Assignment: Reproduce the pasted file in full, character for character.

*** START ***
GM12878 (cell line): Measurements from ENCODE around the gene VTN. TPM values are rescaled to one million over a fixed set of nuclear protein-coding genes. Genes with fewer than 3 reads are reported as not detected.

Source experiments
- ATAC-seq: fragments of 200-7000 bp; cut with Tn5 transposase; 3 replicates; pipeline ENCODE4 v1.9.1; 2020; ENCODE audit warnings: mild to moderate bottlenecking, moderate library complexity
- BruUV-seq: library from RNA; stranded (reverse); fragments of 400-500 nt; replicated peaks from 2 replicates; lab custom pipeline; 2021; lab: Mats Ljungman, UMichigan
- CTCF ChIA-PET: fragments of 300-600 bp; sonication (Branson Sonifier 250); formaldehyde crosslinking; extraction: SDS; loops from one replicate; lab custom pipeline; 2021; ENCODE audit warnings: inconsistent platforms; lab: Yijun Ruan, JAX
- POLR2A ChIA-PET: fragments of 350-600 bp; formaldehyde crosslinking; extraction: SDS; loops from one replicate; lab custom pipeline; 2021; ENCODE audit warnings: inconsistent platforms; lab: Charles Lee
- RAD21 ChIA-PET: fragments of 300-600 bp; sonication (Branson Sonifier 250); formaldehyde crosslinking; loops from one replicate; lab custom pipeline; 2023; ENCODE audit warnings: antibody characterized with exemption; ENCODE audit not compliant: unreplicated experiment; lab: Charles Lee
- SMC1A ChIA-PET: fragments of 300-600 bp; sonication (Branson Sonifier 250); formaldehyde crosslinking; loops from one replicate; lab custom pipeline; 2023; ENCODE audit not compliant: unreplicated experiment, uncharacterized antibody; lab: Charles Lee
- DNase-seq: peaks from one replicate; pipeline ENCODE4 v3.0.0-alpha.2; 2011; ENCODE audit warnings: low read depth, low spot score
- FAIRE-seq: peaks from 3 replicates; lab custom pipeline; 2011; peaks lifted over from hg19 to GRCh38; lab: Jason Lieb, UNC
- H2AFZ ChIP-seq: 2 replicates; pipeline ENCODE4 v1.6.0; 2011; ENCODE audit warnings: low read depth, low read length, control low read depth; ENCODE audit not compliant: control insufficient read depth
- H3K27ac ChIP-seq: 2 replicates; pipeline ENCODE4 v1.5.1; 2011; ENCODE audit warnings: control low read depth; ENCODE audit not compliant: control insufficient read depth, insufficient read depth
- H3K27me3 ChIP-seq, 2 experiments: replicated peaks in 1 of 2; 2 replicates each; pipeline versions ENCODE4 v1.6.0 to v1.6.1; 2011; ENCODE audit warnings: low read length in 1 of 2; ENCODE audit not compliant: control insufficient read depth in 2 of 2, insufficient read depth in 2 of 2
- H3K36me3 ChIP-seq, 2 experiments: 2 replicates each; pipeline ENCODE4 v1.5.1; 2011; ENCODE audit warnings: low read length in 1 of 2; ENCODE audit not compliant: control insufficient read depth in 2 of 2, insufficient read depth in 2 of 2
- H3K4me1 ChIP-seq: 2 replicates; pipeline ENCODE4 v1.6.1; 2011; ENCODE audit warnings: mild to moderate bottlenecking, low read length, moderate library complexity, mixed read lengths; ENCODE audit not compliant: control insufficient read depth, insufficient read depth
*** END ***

GM12878 (cell line): Measurements from ENCODE around the gene VTN. TPM values are rescaled to one million over a fixed set of nuclear protein-coding genes. Genes with fewer than 3 reads are reported as not detected.

Source experiments
- ATAC-seq: fragments of 200-7000 bp; cut with Tn5 transposase; 3 replicates; pipeline ENCODE4 v1.9.1; 2020; ENCODE audit warnings: mild to moderate bottlenecking, moderate library complexity
- BruUV-seq: library from RNA; stranded (reverse); fragments of 400-500 nt; replicated peaks from 2 replicates; lab custom pipeline; 2021; lab: Mats Ljungman, UMichigan
- CTCF ChIA-PET: fragments of 300-600 bp; sonication (Branson Sonifier 250); formaldehyde crosslinking; extraction: SDS; loops from one replicate; lab custom pipeline; 2021; ENCODE audit warnings: inconsistent platforms; lab: Yijun Ruan, JAX
- POLR2A ChIA-PET: fragments of 350-600 bp; formaldehyde crosslinking; extraction: SDS; loops from one replicate; lab custom pipeline; 2021; ENCODE audit warnings: inconsistent platforms; lab: Charles Lee
- RAD21 ChIA-PET: fragments of 300-600 bp; sonication (Branson Sonifier 250); formaldehyde crosslinking; loops from one replicate; lab custom pipeline; 2023; ENCODE audit warnings: antibody characterized with exemption; ENCODE audit not compliant: unreplicated experiment; lab: Charles Lee
- SMC1A ChIA-PET: fragments of 300-600 bp; sonication (Branson Sonifier 250); formaldehyde crosslinking; loops from one replicate; lab custom pipeline; 2023; ENCODE audit not compliant: unreplicated experiment, uncharacterized antibody; lab: Charles Lee
- DNase-seq: peaks from one replicate; pipeline ENCODE4 v3.0.0-alpha.2; 2011; ENCODE audit warnings: low read depth, low spot score
- FAIRE-seq: peaks from 3 replicates; lab custom pipeline; 2011; peaks lifted over from hg19 to GRCh38; lab: Jason Lieb, UNC
- H2AFZ ChIP-seq: 2 replicates; pipeline ENCODE4 v1.6.0; 2011; ENCODE audit warnings: low read depth, low read length, control low read depth; ENCODE audit not compliant: control insufficient read depth
- H3K27ac ChIP-seq: 2 replicates; pipeline ENCODE4 v1.5.1; 2011; ENCODE audit warnings: control low read depth; ENCODE audit not compliant: control insufficient read depth, insufficient read depth
- H3K27me3 ChIP-seq, 2 experiments: replicated peaks in 1 of 2; 2 replicates each; pipeline versions ENCODE4 v1.6.0 to v1.6.1; 2011; ENCODE audit warnings: low read length in 1 of 2; ENCODE audit not compliant: control insufficient read depth in 2 of 2, insufficient read depth in 2 of 2
- H3K36me3 ChIP-seq, 2 experiments: 2 replicates each; pipeline ENCODE4 v1.5.1; 2011; ENCODE audit warnings: low read length in 1 of 2; ENCODE audit not compliant: control insufficient read depth in 2 of 2, insufficient read depth in 2 of 2
- H3K4me1 ChIP-seq: 2 replicates; pipeline ENCODE4 v1.6.1; 2011; ENCODE audit warnings: mild to moderate bottlenecking, low read length, moderate library complexity, mixed read lengths; ENCODE audit not compliant: control insufficient read depth, insufficient read depth